Sunday 7 January 2018

Let's talk BONDING ( Part 1)


This article appeared in the December issue of THE SHEPHERD'S Magazine
Louise Liebenberg (2017)

In the world of Livestock Guardian Dogs (LGDs) we talk about the importance of bonding. The word bonding, is used in almost all literature pertaining to LGD’s. Many of the problems associated with LGD’s are perceived as a “lack of bonding,” to their livestock.  The advice most often given is to go back to the bonding stage to solve these problems. However, do we really understand what it means, or the impact it has on the long-term development of the pup? Is it bonding that makes LGDs successful or are there other factors that contribute to making a LGD successful? Are there different levels of bonding?
Let us take a closer look at terms such as bonding, socialization and imprinting, as these terms are similar but different.
Bonding is the process of forming a positive connection between two beings. The function of bonding is beneficial and promotes cooperation between both parties. Bonding occurs more naturally between same species, but certainly can (and does) cross species lines. Most of interspecies bonding comes about due to specific environmental circumstances. There are various forms of bonding, for example; familial (between a parent and offspring), or between male/female partners (coyote pairs form a monogamous bond for life) or even between species (pets and humans, LGDs and sheep).  Bonding is not exclusionary, as a LGD can have a bond with the sheep, its human and its pack mates.
A little stress certainly helps with the bonding process. In humans, when people share a stressful moment together, they tend to feel more bonded.  In animals, this stress could be in the form of finding food together, migrating somewhere or even living together in homes, zoo’s, or pastures.  One hears about amazing and unusual bonds happening between various species, for example; tigers bonding to goats in a zoo. Another parameter, that forges a bond, is problem solving together. You can see this in working border collies.  The one who feeds the dog is less significant to the dog, than the person who works the dog. Another example of problem solving is hunting together.  Inter-species bonding typically involves social animals.

Imprinting is also a type of bonding, but not all bonding is imprinting. Imprinting is often found in mammals and birds; a well-known example are geese. When the baby bird is hatched, the first object it fixates on, will result in the baby following it. It is a learned behaviour that occurs at a very young age. It is a “phase sensitive” learned behaviour, and the window of learning in imprinting is usually limited to a few hours. The goal of imprinting is primarily to teach the baby who it needs to focus on. This is usually the parent, and it provides information about who they are and what species they belong to (this is important for breeding later).  Imprinting is not limited to visual fixation but can also be auditory, tactile or through smell. Pups are born deaf and blind, but they do have an immediate sense of smell and gravitate to warmth. They can find their mom by smell and by body temperature. The smell of her, is imprinted on the pup. If she is a working dog her smell and that of the sheep are mingled, the pup becomes imprinted on that smell, associating it with warmth, nourishment, and comfort. Many shepherds will add sheep’s wool to the whelping area of a female. The wool provides warmth, and indirectly, smell, and will be the pup’s first association with sheep.  The importance of this olfactory imprinting was highlighted in an experiment conducted at Utrecht University in the Netherlands.  In this experiment, half of the pups were exposed to the human smell for 30 seconds, the other half of the pups had no exposure to people at all. The pups were raised with no human contact for the next few weeks. When reintroduced to people, the pups that had the first introductory smell at birth showed more interest in investigating people than other environmental stimuli, while the control group showed no preference. That initial scent awakened more exploratory behaviour towards that scent than the pups not exposed to it.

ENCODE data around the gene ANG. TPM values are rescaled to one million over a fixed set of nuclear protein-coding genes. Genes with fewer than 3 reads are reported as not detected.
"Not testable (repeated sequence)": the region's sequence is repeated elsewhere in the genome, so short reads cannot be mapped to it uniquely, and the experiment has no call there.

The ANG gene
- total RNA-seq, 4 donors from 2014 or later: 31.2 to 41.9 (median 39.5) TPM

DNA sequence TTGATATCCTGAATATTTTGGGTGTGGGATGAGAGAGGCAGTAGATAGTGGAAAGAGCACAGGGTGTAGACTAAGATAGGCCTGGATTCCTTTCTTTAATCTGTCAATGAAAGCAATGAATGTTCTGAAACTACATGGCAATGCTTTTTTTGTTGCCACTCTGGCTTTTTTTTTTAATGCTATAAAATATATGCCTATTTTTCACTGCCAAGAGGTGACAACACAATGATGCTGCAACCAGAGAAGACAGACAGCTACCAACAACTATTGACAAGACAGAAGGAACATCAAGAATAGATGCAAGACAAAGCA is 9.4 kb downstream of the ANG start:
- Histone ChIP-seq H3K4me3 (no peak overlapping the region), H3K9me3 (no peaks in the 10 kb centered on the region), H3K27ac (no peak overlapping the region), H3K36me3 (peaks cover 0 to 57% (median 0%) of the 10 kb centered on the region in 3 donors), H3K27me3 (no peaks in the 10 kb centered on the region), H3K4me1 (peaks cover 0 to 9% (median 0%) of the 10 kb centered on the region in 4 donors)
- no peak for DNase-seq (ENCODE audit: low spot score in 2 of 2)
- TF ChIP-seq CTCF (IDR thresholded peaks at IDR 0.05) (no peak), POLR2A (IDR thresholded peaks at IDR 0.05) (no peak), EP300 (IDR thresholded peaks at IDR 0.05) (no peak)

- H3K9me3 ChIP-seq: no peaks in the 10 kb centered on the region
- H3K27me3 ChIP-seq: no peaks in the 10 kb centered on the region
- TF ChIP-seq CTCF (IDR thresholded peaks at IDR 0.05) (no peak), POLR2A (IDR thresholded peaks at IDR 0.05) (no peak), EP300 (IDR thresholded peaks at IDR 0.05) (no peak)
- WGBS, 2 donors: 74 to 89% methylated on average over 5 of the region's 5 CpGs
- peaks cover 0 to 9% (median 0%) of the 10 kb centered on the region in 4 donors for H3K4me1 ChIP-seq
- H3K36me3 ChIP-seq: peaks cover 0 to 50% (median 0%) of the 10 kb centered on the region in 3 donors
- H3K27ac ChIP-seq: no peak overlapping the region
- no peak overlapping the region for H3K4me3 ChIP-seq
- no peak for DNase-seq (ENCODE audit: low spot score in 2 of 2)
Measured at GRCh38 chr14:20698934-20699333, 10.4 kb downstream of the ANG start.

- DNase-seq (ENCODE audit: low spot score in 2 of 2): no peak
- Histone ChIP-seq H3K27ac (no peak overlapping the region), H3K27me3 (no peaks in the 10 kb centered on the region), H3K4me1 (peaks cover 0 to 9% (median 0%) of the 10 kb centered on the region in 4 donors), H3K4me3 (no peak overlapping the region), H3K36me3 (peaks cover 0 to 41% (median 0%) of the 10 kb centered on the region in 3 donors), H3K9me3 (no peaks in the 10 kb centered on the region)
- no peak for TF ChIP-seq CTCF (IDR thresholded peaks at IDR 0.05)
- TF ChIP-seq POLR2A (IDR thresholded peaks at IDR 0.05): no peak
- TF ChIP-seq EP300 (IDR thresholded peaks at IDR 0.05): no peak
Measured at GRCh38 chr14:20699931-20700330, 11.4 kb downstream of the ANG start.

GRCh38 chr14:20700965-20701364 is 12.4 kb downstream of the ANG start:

is the action of introducing either people, animals, objects, or environments to the pup at an early age so that it will have a positive and beneficial association to these experiences.  Pups who are exposed to various stimuli, adapt easier, faster and with less stress to certain situations when they are introduced to these various stimulations as pups. Dogs raised in isolation show greater fear, more stress and less adaptability when faced with new situations. It is important to socialize the pup to other farm animals, people, dogs, such as herding dogs and pet dogs, and introductions to things such as stock trailers, tractors and as many experiences as possible that are important for a young LGD. Shepherding may be done from horseback, if so, introducing a pup to horses will be important. The idea behind socialization is to have a dog that is well adjusted, friendly, calm, and confident when confronted with new experiences. Back in 1953, Drs. Scott and Fuller described what they regarded as critical periods of development in pups. Essentially, they describe two periods of socialization, the first is from 3-7 weeks where the pup has its primary canine socialization (through the mom and siblings), and the second period is from 7-13 weeks of age where it will develop its bond/connection to humans.